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What Are Lenses for?

May. 09, 2022

Lenses are everywhere in the world around us - everything from car headlights and flashlights to the LED lights used in electronic dashboards.


Our eyes may contain the most amazing lenses.

Think about what happens when you look at the world around you. One minute you're staring at the ground in front of your feet. A few seconds later you hear a plane whizzing by, turn your head and watch it fly by. Do this trick with a pair of binoculars and you will find that it takes you a long time to adjust your focus from near (looking at the ground) to far (looking at the plane). Try it with the naked eye and you won't even notice what you're doing. That's because your eyes have flexible lenses, controlled by tiny muscles that project outward and change shape instantly to focus on anything from fingerprints on your fingers to the surface of the moon. How amazing is that?

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Custom MgF2 Coated Achromatic Lenses


A variety of lenses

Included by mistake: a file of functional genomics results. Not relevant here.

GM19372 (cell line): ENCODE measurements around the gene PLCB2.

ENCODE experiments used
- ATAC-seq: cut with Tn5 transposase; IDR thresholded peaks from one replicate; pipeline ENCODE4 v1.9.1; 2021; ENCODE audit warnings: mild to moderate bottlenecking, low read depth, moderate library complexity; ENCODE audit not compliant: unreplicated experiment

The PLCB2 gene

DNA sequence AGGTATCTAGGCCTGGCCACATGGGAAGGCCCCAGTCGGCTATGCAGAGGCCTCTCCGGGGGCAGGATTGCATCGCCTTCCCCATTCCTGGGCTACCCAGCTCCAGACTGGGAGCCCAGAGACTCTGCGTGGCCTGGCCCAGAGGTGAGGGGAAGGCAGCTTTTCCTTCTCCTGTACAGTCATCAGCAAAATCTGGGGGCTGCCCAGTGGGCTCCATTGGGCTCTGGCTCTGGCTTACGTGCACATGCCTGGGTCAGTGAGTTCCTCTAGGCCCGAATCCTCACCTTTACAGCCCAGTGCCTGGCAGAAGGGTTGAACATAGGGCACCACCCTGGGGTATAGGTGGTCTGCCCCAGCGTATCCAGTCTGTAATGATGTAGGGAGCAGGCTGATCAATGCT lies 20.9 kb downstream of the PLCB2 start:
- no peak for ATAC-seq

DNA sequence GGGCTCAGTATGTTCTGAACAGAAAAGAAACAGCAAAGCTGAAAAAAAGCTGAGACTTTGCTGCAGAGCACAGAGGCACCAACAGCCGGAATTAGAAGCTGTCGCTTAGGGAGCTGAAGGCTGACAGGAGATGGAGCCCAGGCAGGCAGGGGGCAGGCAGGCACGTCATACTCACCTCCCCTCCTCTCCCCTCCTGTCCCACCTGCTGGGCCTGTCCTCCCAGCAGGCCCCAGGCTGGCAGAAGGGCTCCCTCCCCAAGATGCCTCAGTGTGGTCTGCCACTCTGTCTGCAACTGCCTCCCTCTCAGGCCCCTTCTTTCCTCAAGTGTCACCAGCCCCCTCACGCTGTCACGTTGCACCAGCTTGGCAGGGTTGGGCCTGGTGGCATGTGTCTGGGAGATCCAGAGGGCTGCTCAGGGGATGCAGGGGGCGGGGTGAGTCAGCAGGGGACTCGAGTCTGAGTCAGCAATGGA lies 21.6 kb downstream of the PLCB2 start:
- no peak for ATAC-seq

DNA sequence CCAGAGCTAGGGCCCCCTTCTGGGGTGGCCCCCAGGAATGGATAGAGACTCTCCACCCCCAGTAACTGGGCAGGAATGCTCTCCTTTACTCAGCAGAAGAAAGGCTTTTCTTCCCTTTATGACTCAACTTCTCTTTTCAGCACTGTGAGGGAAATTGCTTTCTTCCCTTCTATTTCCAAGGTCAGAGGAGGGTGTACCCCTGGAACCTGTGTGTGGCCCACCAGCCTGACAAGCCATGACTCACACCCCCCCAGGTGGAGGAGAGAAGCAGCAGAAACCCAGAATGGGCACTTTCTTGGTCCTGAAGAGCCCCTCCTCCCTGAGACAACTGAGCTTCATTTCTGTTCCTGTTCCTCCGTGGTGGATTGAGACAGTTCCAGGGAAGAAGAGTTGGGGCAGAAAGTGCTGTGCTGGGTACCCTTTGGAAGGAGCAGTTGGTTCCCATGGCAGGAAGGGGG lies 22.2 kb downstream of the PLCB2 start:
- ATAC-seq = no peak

We all have lenses in our eyes, but many of us balance additional lenses at the end of our noses to correct both distance and near vision: there are more glass and plastic lenses for eyeglasses and contact lenses than for any other purpose. There are a wide variety of eyeglass lenses, including photochromic lenses that darken in sunlight and double as sunglasses.

You can also find lenses in binoculars (using two or three lenses in each cylinder for your eyes) and telescopes, although not all microscopes use them. While ordinary (optical) microscopes use a series of glass lenses to magnify tiny objects, super-intense electron microscopes use electromagnets to bend the electron beam and thus help us see more detail. Movie projectors and projection televisions use lenses to convert a small movie picture into a giant image that many people can see at once. Cameras work in the opposite way, capturing light from a distance and focusing it on a chemically treated plastic film or a photosensitive electronic chip called a CCD. You can even find built-in lenses in magazine and book covers that change the image when you move your head from one side to the other; this tricky technique is called lenticular printing - but it really just means "printing with built-in lenses.


What Are Lenses for?cid=6